Posts Tagged ‘vote fraud’
January 30th, 2013 at 5:37 pm
Another Home Run by Artur Davis

At NRO, former U.S. Rep. Artur Davis tells important truths to conservatives — namely, that we need to learn how to talk to people who aren’t already on our side and who are not of natural cultural affinity with us (not that they are necessarily culturally against us, but just that they aren’t automatically in cultural concert with us either).

Many of them work with their hands, and their backs and legs and feet hurt at the end of the day. They worry not about freedom, but about the depleted state of their savings. They don’t carry around a pocket copy of the Constitution, but they know that too many of their tax dollars go to Washington, and is it such a quaint thought that they want a return on their investment and want government to work for their interests?

What do we have to say to them, the people who work with their hands….?

Davis is right. Paul Ryan and Bobby Jindal are saying similar things, with Ryan naturally recalling the themes of his late, great mentor, Jack Kemp.

I’ll throw out an issue conservatives need to do better at. We, myself definitely included, have made lots of justifiable noise about the dangers of vote fraud. We cannot back down on that issue no matter how many media people spread cheap shots about how our real goal is “vote suppression.” BUT…. BUT…. BUT, we also must show that we are intensely interested in making sure that as many people who legitimately qualify to vote find it as easy as possible to register and vote — and we must particularly try to figure out how to make voting not such a chore, so that nobody is forced to stand in line for hours just to participate in the electoral process. If there are any left-leaning people who seriously want to reach out and find solutions rather than bash us, we should find them, and see if we can find common ground. If they will admit the indisputable fact that vote fraud is a problem, and help us fight against it, we should admit that our voting system is often too complicated or convoluted.

Anyway, that’s going astray from what Davis said. But it’s just one example, admittedly on a second-tier issue (for most people), of how conservatives should try to broaden our reach. More importantly, we should likewise try to broaden our reach on economics, on opportunity, and on health care, among other major topics.

I’ll end with by quoting Davis again:

The world that Obama does not see in his progressive manifesto, the world that he barely acknowledges or address, it is the space that we can occupy as conservatives if we will only claim it.

November 6th, 2012 at 1:15 pm
Great Column Against Vote Fraud

I don’t think this is James Madison, but it is as wise as the original troika who together were Publius. Anyway, Publius here gives great details on vote fraud — a serious, serious threat, almost all of which comes from the Obamite left.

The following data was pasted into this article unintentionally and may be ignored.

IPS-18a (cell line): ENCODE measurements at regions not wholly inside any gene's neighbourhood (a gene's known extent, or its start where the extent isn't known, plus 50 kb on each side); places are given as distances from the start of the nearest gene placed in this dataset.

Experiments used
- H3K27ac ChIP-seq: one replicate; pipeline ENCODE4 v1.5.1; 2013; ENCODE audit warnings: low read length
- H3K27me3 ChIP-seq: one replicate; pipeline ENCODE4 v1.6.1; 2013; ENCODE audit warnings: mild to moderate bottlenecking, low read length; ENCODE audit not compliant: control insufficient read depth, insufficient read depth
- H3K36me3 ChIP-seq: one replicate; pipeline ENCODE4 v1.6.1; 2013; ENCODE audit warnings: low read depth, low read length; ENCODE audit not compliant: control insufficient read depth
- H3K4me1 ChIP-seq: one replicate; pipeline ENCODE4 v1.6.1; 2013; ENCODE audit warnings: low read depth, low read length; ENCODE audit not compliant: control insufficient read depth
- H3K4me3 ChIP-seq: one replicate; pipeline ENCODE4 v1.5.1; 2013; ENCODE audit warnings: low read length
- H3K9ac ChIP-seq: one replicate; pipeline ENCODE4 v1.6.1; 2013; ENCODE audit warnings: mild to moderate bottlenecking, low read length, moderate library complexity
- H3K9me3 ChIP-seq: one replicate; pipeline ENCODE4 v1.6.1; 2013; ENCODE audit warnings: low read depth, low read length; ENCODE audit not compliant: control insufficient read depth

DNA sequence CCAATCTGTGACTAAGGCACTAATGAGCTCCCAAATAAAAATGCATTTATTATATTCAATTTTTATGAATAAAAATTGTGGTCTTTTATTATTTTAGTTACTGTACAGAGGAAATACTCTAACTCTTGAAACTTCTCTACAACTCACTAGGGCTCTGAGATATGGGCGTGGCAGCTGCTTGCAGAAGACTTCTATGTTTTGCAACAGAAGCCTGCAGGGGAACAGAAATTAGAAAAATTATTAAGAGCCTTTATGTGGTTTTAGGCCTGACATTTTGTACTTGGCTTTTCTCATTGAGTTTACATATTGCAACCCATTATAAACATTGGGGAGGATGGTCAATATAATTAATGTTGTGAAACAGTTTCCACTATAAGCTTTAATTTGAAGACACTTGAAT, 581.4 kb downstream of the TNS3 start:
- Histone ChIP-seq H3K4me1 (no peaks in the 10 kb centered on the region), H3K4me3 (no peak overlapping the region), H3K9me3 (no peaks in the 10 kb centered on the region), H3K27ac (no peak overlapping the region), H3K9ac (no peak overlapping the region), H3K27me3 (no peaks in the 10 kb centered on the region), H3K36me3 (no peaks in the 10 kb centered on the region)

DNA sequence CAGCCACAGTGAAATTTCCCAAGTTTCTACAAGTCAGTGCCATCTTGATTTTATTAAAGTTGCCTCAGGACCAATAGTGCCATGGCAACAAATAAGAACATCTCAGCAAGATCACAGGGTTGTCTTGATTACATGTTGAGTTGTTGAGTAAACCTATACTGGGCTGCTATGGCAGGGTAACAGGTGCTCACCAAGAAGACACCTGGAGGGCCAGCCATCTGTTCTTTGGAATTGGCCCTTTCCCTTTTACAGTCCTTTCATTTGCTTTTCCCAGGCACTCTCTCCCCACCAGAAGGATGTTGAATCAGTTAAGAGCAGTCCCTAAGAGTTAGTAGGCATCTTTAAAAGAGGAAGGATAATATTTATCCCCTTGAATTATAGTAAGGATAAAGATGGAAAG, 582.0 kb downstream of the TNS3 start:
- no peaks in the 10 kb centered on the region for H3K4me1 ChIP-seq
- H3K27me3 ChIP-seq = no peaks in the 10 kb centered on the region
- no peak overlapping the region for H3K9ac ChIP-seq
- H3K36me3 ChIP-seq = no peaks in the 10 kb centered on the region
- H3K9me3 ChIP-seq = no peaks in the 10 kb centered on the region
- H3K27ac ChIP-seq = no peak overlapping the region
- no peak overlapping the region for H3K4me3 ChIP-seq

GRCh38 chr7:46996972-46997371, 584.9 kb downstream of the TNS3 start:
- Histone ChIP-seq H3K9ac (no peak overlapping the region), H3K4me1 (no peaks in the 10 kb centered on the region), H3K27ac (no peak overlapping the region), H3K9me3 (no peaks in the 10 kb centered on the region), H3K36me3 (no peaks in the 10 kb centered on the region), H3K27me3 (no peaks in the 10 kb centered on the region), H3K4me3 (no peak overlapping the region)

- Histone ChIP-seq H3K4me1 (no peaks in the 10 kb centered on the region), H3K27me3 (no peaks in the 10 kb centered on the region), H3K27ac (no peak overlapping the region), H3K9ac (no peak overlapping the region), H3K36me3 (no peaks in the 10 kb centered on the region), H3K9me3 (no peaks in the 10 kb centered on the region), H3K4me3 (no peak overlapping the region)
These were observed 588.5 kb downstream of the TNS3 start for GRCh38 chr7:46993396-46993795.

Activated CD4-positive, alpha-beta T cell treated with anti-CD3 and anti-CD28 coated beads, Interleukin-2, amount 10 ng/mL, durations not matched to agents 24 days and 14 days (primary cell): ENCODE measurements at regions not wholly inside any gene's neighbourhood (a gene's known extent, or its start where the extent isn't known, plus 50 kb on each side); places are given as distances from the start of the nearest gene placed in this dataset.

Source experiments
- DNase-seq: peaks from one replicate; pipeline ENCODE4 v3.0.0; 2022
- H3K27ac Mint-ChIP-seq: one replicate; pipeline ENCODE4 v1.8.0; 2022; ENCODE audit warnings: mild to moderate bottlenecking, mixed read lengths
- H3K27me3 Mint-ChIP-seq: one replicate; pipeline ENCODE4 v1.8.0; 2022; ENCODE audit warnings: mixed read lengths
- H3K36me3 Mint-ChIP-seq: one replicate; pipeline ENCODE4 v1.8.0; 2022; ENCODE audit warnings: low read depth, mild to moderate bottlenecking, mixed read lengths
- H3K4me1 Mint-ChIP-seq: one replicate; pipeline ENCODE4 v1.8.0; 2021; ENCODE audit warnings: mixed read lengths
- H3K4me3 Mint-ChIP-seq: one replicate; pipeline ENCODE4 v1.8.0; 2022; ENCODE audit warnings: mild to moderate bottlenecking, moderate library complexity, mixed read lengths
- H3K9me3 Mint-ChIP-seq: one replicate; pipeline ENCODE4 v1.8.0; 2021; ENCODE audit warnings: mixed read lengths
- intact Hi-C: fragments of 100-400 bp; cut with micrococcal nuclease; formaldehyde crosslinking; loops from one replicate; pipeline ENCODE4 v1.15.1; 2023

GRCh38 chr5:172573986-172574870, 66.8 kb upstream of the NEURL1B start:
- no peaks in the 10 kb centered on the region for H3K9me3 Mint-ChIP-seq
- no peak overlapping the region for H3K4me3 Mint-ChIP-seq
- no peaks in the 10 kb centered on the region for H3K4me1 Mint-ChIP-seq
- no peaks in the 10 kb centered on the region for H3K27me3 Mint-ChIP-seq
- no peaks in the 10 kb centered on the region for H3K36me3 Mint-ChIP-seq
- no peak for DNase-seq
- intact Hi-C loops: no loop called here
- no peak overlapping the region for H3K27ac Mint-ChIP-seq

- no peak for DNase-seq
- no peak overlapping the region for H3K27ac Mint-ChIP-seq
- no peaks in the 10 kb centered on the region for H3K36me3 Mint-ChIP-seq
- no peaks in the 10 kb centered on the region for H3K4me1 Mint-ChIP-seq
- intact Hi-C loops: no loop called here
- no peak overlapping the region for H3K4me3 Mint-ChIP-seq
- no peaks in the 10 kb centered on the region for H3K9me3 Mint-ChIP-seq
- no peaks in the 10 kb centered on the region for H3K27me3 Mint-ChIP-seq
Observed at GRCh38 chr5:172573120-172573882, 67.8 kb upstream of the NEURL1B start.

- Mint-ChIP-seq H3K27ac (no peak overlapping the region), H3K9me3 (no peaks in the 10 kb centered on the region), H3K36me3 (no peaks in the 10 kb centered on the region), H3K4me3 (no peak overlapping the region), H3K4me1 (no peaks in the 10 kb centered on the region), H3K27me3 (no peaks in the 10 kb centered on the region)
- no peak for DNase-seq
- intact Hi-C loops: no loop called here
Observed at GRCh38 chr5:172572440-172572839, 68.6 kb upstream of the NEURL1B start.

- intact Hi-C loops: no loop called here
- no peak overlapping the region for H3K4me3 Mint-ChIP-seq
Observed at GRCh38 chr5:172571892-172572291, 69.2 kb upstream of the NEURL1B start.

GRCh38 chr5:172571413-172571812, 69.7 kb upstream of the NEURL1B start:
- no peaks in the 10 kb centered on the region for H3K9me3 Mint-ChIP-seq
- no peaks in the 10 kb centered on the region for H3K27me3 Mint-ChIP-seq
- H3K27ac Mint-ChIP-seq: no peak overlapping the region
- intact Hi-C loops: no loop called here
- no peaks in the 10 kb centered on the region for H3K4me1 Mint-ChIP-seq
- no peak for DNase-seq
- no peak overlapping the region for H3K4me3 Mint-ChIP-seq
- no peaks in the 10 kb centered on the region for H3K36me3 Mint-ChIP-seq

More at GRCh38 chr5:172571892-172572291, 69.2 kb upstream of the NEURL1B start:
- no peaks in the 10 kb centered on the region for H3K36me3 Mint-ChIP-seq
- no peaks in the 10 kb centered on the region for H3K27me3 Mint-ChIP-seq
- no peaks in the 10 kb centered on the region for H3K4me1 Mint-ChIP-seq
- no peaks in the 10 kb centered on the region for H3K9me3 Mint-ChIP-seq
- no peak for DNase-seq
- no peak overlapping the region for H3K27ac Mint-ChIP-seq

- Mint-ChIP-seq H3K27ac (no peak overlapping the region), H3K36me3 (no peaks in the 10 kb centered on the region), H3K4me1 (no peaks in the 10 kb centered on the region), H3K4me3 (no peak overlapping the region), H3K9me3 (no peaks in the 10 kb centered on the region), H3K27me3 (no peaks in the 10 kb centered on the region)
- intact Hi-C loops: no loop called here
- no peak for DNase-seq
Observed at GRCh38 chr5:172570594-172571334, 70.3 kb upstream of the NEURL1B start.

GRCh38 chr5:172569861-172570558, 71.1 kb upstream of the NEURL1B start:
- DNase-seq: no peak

August 9th, 2012 at 1:17 pm
Great Piece on Vote Fraud

In the New York Post. Read it here.

June 21st, 2012 at 3:10 pm
Answering Pelosi’s Bunk: Holder Enables Vote Fraud

Nancy Pelosi today made the risible claim that the contempt citation against Eric Holder is part of an effort at voter suppression. What bunk. But it is true that Holder is heavily involved with the flip side of vote suppression, which is that he is deliberately taking steps that enable vote fraud, via his lawsuits against Texas, Florida, Alabama, South Carolina, etcetera, concerning voter ID and cleaning up voter rolls.

Well, here is the little-known background to all this:

It goes back to the Clinton Administration’s very first big battle — which wasn’t about health care, or energy taxes, or spending. The first battle involved the Motor Voter bill, which Democrats in Congress introduced on the very first legislative day in 1993, several weeks before Bill Clinton was inaugurated. Motor Voter was assigned to the House Administration Committee – and Louisiana Congressman Bob Livingston, the committee’s ranking Republican, had the job of deciding whether to object. I happened to be Livingston’s press secretary back then…. Livingston didn’t object to registration at drivers’-license bureaus, but he argued that other bill provisions (too numerous to list here) would promote vote fraud. Livingston’s legislative aide Tripp Funderburk had the brilliant idea to say that “Motor Voter” would better be described as “Auto Fraudo.” Using Tripp’s new catch-phrase, I started a media pushback, including a column in the Washington Times and many radio appearances for Livingston.

The pushback failed to kill the bill – but it did succeed in forcing acceptance of some anti-fraud provisions into the bill’s Section 8…. But, as reported by whistleblowers J. Christian Adams and Christopher Coates, DoJ official Julie Fernandes announced in late 2009 that the department would refuse to enforce Section 8’s anti-fraud provisions because “it has nothing to do with increasing turnout, and we are just not going to do it.” Now that Florida is doing its job to enforce it anyway, DoJ is trying to stop the state’s efforts.

June 9th, 2012 at 1:36 pm
Reporting From Net Roots Nation